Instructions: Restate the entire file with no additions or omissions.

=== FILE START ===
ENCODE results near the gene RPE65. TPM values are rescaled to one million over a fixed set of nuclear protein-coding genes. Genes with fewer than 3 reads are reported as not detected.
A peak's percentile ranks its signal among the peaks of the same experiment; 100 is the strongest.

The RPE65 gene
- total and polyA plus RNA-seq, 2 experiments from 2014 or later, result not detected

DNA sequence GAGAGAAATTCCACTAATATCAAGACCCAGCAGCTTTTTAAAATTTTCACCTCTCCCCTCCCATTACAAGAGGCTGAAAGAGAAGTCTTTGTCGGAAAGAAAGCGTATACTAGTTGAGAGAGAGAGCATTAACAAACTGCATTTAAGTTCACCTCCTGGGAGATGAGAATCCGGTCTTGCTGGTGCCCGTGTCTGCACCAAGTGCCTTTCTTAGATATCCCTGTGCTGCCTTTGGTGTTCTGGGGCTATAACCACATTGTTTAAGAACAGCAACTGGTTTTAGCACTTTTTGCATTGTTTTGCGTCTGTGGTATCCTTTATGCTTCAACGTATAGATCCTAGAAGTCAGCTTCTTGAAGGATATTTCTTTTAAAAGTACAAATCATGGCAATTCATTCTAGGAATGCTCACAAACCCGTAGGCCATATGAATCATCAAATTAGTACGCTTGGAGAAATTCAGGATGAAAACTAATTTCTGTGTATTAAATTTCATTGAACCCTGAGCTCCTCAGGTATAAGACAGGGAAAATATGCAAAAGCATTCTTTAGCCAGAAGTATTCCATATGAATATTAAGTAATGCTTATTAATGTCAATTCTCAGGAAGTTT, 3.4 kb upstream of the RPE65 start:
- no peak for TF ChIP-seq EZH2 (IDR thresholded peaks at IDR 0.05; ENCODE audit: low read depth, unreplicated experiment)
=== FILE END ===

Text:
ENCODE results near the gene RPE65. TPM values are rescaled to one million over a fixed set of nuclear protein-coding genes. Genes with fewer than 3 reads are reported as not detected.
A peak's percentile ranks its signal among the peaks of the same experiment; 100 is the strongest.

The RPE65 gene
- total and polyA plus RNA-seq, 2 experiments from 2014 or later, result not detected

DNA sequence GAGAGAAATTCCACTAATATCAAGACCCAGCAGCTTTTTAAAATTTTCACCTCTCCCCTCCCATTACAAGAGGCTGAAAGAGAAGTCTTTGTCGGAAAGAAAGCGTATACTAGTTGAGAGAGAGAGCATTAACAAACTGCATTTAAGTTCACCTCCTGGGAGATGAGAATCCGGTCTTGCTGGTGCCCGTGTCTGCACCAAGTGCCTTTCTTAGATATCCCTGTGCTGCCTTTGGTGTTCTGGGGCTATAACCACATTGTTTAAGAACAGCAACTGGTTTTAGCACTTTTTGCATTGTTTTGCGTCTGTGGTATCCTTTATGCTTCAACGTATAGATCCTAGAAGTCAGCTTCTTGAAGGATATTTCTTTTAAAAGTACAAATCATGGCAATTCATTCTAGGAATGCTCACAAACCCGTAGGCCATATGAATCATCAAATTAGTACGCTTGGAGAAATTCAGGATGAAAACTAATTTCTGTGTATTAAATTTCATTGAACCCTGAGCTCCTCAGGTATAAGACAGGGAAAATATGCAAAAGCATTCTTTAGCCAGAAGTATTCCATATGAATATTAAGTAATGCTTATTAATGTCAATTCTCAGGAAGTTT, 3.4 kb upstream of the RPE65 start:
- no peak for TF ChIP-seq EZH2 (IDR thresholded peaks at IDR 0.05; ENCODE audit: low read depth, unreplicated experiment)